With a delicate shuffle, he appears, shakes hands, apologises fervently. He is extraordinary: a foreign diplomat on a deputation from the future. Blue jacket, black leather trousers, a white-collared blue-and-white-striped shirt with matching tie, a round blue and gold pin. His leather fingerless gloves and the frames of his dark glasses and are also blue.
His hair is snowy white, powdered. His skin is made up, his features rubbery, his lips moist. He sits down. Closer than you would think.
In 1913, 100 years ago, Coco Chanel opened a shop in Deauville, the fashionable resort in Normandy. Last month in Singapore, before he presented his latest Chanel cruise collection subtly inspired by the young designer, there was a screening of the Lagerfeld-directed film, Once Upon a Time, an 18-minute black-and-white snapshot of this period.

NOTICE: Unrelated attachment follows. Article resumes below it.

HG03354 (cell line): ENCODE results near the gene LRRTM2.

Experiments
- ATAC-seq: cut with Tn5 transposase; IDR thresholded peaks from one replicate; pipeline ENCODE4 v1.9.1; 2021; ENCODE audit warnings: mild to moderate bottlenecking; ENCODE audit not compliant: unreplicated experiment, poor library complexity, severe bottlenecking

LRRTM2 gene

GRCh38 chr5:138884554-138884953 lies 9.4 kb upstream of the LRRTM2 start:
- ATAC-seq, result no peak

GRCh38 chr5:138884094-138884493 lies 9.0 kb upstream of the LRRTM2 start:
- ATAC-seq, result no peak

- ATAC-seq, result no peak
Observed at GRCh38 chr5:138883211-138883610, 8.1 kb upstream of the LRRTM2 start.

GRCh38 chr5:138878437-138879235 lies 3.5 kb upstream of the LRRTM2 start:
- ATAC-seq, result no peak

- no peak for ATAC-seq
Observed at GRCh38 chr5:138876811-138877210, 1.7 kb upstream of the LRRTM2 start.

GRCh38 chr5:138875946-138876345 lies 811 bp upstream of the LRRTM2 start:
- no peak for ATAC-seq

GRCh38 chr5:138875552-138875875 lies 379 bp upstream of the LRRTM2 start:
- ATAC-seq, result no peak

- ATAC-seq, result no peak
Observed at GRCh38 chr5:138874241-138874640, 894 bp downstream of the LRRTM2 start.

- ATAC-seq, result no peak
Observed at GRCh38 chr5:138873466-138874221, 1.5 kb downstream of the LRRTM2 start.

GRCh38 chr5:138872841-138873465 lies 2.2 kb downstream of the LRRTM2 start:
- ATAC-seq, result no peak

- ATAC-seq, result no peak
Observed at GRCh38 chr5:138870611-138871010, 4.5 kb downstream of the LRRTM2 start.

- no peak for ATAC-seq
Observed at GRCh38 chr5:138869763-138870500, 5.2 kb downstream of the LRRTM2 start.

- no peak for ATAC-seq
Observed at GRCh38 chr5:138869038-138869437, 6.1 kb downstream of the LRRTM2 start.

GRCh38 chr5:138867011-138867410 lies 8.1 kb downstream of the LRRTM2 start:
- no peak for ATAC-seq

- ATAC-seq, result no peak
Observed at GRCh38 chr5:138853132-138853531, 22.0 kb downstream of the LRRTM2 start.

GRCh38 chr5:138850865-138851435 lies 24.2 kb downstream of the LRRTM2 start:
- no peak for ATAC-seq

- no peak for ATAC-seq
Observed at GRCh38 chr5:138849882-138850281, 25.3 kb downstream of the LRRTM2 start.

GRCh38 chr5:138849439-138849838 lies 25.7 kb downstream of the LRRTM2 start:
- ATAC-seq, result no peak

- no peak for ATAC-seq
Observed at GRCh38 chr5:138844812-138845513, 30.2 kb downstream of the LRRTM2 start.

Keira Knightley, the face of Chanel's Coco Mademoiselle scent, plays Coco the shopkeeper, and a host of beautiful actresses and models and Chanel associates play her customers. "It was the idea that Chanel, before she became the famous mademoiselle, was a kind of light-hearted, kept woman," says Lagerfeld, who is perfectly friendly. "To show a freer, younger, fresher side, not the lesson-giving, finger up you see. Uh?"
Far from being the grande dame, Lagerfeld's Chanel is a chancer, an opportunist - a word he often uses of himself - picking up titbits of style from other women and adopting them as leitmotifs for what will become known the world over as the Chanel look. Strings of pearls, jersey fabric, men's tailoring, short hair, sportswear, head-to-toe black? Good ideas, she'll take the lot.
It is a typically spirited vision by Lagerfeld who, from the very start of his tenure at the house, introduced a wit and cheekiness to Chanel that brought back its youthfulness. Yes, he seems to wink, it is a big, important house, but it is fashion, not a museum; it is fun, not a history seminar. It must entertain and charm as well as beautifully clothe, otherwise it will not appeal to the young as well as the old, which is the only way a fashion house can continue to remain relevant (and make a considerable profit).
And so here we have Coco pilfering ideas from Stella Tennant's Lady de Grey.